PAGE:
1. Will there, or will there not be, a Korean Grand Prix?
2. DTM to U.S. spells bad news for ALMS
3. Busch exploits NASCAR pit-road speeding rule
Okay, those 'headlines' aside, there really isn’t a "headline-type" story to kick off this particular Monday Morning Racing Roundup. So we’ll just go with some thoughts, speculation and questions about a whole lot of things with a primary focus on Formula One and NASCAR.
Korean Grand Prix
– Does anybody really know whether (or not) there will be a Korean Grand Prix next weekend?
The FIA, in the form of a committee headed by chief tech inspector Charlie Whiting, has given its seal of approval to the circuit, which only got its final coat of asphalt last weekend.
Doesn’t that stuff need time to cure?
Some people are speculating that the race could be cancelled until 2011 if the F1 cars go out on the circuit for the first time on Friday and rip it apart.
Others are suggesting there might be some damage (remember Dallas in 1984 and Montreal in 2009?) but that the race will take place.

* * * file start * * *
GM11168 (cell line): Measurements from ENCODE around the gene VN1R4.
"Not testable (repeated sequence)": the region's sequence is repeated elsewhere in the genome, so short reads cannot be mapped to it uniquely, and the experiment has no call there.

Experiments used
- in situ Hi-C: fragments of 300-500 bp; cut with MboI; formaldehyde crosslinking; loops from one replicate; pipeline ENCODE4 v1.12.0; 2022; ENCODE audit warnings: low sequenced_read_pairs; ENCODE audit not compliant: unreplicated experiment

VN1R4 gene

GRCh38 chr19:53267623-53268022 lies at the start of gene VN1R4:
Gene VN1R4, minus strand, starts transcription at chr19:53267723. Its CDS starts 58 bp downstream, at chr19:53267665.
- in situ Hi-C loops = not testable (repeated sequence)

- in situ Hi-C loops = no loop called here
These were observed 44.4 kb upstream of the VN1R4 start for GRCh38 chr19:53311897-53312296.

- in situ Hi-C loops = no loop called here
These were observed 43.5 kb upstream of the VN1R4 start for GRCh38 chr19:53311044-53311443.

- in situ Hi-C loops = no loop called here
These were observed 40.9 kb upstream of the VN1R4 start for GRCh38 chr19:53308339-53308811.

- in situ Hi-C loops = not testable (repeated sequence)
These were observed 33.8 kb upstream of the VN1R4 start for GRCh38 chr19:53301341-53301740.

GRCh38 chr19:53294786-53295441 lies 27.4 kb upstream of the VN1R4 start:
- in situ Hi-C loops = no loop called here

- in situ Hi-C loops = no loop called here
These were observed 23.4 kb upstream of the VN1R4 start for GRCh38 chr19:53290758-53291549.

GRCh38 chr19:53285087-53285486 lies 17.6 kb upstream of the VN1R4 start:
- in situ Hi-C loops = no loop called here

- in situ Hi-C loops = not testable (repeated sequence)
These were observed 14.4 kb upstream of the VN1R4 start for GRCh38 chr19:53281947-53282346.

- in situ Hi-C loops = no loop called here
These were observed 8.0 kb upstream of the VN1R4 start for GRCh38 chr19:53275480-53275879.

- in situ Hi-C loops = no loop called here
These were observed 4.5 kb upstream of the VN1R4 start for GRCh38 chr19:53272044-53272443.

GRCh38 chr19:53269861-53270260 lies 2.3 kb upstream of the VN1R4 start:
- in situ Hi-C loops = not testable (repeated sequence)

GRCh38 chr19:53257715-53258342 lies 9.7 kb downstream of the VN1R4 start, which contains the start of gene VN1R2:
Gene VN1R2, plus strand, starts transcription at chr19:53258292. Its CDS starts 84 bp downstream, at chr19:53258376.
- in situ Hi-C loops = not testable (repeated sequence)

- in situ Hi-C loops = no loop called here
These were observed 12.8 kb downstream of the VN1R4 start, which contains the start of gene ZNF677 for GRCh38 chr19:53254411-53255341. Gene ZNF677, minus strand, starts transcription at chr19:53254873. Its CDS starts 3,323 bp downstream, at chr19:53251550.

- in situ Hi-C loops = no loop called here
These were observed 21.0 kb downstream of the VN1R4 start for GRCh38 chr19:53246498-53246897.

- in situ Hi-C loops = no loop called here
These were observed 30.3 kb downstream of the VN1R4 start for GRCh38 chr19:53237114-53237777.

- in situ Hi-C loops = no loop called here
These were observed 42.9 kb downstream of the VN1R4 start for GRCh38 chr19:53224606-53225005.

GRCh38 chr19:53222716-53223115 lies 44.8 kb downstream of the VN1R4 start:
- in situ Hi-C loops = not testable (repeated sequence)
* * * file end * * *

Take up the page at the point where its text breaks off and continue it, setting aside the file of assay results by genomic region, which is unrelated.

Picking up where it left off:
And then there are the rest who say Bernie Ecclestone is orchestrating the whole thing and that everything’s fine but the best way to create headlines is to inject doubt into the discussion.
One way or another, it will be an exciting weekend. Let’s cross our fingers that the race takes place and that it’s a safe and exciting one.
Mark Webber is in the lead for the world championship, with Sebastien Vettel and Fernando Alonso tied and only 14 points behind. Lewis Hamilton and Jenson Button are in fourth and fifth places.
– Red Bull has produced a video of what the new Korean Grand Prix track looks like and how a lap might play out. You can watch it here.
– Jacques Villeneuve’s partner in trying to purchase an F1 team, Ivone Pinton, has some interesting things to say about JV and their plans together. You can read it here.
– And if you have a few minutes, here’s a link to the 1967 Italian Grand Prix, starring Jimmy Clark, Graham Hill, Chris Amon, Jackie Stewart, John Surtees, Jack Brabham and all the other heroes of the day.